NEDAwareness Week: My Story

A little off the topic of fashion (but not really), I have been inspired by many bloggers in the online community who have come together and shared their stories, in order to help those with eating disorders. If you are out of the loop, this week (February 23-March 1) is National Eating Disorders Awareness week, which is trying to raise awareness about eating disorders, educate those who have previous had misconceptions about eating disorders, and provide help for those currently suffering. As such, I have decided to share my story, and get it out there.

Where do I begin? It was the middle of grade 11. Spring break, to be exact, and my best friends had both left for China on a two week exchange. To top it off, my dad had just moved away from my home town, quite suspiciously, to God knows where for God knows how long. Needless to say, I was feeling a little (if not really) down. So I conjured up this amazing idea that I, all 115 lbs of me, was going to lose weight. Not a lot of weight, but I wanted to be fit. To be smaller. That was my goal.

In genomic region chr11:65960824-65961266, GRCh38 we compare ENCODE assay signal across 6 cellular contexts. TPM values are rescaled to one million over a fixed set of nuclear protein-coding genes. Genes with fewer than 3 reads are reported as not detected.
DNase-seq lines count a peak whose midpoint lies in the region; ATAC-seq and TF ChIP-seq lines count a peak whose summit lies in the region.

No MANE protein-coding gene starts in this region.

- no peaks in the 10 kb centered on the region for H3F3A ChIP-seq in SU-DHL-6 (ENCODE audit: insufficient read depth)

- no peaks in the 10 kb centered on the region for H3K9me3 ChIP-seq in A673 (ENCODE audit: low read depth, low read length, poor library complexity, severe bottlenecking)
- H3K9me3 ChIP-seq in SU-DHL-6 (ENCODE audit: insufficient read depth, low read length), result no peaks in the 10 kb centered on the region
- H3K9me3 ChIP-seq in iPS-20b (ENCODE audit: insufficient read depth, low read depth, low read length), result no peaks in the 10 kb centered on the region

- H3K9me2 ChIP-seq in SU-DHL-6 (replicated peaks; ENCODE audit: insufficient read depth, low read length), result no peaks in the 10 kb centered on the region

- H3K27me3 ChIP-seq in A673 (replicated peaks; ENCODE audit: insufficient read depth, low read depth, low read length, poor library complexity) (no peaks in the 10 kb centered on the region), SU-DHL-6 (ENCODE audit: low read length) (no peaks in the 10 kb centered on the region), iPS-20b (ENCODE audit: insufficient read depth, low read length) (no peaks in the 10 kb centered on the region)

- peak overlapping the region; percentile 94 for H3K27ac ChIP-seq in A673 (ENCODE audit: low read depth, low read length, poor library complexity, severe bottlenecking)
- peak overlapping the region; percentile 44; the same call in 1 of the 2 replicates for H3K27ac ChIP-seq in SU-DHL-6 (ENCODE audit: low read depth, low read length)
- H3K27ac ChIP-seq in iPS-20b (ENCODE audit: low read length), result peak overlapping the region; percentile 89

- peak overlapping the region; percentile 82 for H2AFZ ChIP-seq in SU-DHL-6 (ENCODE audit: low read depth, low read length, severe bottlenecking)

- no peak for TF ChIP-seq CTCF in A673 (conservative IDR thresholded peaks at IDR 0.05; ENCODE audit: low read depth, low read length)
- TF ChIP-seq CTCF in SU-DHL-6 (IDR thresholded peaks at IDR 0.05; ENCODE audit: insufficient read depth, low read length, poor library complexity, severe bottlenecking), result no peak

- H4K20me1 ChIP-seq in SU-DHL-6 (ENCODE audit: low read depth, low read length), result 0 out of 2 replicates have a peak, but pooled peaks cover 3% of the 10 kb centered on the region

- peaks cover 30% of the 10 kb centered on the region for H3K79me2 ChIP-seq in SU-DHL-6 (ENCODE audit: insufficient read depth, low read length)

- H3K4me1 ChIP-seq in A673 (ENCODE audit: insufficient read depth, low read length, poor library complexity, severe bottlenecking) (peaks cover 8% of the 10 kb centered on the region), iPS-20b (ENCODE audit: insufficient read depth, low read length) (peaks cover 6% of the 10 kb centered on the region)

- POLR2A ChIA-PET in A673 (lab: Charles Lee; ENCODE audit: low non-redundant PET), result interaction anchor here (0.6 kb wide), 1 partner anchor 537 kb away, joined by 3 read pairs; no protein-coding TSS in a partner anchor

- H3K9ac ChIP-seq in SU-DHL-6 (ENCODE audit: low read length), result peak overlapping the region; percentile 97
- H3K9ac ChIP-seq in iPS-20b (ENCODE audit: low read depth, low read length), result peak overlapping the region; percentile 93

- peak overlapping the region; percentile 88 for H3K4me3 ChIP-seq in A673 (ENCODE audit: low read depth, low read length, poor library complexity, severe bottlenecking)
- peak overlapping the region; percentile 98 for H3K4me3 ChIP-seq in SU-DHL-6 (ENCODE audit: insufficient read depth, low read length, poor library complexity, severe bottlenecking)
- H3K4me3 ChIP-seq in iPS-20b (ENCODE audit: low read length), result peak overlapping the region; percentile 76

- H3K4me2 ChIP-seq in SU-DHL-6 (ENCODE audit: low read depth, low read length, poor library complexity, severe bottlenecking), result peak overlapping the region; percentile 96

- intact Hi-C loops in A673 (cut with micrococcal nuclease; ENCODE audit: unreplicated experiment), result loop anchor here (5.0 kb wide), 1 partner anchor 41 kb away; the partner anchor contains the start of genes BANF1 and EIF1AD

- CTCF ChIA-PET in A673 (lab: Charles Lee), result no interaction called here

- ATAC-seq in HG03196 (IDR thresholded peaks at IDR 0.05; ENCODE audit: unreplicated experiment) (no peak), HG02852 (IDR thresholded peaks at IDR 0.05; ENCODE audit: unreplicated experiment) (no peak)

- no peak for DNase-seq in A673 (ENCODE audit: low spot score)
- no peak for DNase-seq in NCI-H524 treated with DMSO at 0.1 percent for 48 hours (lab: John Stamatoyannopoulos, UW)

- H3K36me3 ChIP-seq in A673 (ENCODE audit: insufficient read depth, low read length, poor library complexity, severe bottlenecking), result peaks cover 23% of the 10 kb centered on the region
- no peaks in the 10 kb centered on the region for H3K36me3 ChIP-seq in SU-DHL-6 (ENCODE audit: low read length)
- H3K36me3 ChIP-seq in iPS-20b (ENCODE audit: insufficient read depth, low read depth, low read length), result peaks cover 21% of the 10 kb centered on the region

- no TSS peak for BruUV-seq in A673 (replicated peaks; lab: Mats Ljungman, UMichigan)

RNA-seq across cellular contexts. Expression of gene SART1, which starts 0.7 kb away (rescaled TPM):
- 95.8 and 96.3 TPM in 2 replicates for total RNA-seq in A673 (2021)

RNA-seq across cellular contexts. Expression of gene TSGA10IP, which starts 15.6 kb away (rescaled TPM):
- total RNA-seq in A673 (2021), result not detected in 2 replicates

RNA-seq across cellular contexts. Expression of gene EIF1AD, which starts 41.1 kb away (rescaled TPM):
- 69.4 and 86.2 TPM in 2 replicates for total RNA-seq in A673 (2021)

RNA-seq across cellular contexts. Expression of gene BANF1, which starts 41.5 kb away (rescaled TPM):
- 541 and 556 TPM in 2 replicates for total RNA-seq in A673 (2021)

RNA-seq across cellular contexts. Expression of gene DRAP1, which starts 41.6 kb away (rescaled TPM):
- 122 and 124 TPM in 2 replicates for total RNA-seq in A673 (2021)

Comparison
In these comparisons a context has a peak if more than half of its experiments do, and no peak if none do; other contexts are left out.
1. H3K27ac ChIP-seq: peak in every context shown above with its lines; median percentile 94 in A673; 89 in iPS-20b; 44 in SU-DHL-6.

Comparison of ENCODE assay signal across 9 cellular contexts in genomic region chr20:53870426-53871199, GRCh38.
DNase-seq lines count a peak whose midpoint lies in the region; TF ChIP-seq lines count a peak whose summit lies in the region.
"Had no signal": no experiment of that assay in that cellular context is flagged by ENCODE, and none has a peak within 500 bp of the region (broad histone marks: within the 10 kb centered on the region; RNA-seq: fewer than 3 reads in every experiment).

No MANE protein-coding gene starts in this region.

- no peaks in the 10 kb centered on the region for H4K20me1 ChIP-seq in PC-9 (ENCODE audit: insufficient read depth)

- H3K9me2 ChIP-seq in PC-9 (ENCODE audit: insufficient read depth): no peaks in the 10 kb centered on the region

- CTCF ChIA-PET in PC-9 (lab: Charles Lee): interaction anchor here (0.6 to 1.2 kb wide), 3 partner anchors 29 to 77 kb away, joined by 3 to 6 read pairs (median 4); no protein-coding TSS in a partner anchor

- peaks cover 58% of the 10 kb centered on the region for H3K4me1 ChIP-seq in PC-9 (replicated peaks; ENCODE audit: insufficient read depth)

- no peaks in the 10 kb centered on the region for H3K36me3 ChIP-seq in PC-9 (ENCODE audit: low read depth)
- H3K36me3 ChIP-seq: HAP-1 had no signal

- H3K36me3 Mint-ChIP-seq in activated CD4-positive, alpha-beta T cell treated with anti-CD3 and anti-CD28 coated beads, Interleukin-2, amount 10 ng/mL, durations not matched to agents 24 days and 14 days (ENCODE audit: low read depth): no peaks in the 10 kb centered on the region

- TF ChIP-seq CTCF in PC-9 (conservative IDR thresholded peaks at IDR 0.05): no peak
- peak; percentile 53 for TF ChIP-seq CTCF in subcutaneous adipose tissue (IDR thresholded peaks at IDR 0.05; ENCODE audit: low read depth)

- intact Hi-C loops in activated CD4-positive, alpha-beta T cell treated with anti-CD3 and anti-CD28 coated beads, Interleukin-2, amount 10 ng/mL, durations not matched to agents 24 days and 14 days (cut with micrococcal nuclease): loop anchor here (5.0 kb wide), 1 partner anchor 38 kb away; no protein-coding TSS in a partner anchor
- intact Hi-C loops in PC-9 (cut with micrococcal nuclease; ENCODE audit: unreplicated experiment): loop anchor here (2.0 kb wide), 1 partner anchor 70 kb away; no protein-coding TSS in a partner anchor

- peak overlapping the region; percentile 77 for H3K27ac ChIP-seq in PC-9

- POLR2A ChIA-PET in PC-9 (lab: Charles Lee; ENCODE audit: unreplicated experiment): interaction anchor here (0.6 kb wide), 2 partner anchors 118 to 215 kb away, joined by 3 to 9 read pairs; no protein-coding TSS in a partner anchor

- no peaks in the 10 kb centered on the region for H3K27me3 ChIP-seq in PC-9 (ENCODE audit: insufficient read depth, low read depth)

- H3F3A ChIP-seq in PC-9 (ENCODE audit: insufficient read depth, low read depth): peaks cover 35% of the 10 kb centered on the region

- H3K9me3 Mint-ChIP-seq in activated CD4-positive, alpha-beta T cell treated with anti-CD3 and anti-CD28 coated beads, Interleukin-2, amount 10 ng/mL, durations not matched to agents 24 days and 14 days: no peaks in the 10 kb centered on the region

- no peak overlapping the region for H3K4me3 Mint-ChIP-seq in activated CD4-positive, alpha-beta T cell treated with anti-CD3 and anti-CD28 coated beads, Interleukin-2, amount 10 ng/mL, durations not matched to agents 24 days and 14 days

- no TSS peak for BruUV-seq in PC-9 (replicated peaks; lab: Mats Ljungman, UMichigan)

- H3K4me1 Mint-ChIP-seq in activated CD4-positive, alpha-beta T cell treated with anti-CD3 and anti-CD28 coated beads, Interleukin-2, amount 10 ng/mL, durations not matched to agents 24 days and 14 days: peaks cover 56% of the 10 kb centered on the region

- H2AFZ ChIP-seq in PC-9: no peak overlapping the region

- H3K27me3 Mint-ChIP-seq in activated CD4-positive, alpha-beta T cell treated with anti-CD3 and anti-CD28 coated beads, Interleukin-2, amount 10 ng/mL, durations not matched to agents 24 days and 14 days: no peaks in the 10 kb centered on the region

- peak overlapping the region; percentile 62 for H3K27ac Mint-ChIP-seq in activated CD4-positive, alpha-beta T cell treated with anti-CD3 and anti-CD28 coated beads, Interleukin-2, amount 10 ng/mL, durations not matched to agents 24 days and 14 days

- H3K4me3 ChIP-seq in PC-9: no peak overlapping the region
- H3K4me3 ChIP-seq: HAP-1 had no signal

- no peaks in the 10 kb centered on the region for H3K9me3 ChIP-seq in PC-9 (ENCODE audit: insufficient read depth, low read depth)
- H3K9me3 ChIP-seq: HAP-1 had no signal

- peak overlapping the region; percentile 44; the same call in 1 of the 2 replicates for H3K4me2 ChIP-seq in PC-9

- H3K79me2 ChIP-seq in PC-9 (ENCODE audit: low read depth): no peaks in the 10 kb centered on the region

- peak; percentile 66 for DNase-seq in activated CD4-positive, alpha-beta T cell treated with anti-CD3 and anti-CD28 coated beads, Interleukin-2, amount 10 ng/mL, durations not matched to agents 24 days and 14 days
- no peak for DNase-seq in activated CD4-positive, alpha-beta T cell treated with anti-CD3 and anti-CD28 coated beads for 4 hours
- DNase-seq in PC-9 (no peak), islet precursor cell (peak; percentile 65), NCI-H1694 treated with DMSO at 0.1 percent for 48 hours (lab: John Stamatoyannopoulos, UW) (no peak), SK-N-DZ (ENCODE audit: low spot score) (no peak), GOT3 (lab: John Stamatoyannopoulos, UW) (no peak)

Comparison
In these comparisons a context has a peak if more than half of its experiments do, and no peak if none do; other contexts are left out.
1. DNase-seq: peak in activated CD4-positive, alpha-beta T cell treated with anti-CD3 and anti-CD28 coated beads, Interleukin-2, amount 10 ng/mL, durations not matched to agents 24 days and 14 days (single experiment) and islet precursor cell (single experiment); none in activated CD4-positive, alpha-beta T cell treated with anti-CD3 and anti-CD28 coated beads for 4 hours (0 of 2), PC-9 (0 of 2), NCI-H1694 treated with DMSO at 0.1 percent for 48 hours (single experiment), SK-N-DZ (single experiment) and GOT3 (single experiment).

So that’s how it started out. I started following fitness blogs on Tumblr, started eating healthier, started running on our treadmill. It was all good in the beginning. My mum, who is a huge fitness guru herself, was ecstatic. She would come home from work to find me making myself a salad with chicken breast, or just finishing up a run. In the beginning, I lacked the capability to run more than 15 minutes. But I continued to go a little further everyday, run a little faster every time. After 5 days, I found myself running 3 km in 20 minutes, and intaking 1200-1000 calories a day. All seemed fine, in the beginning.

But that’s when it got worse. You see, those fitness blogs that I followed quickly started to turn into “thinspiration” blogs. The calories began to decrease. The exercise increased. Soon, it turned into a fixation. All I could see on myself was mounds of weight that made me horrendously atrocious. I literally could not stand the look of myself.

So I started to work harder.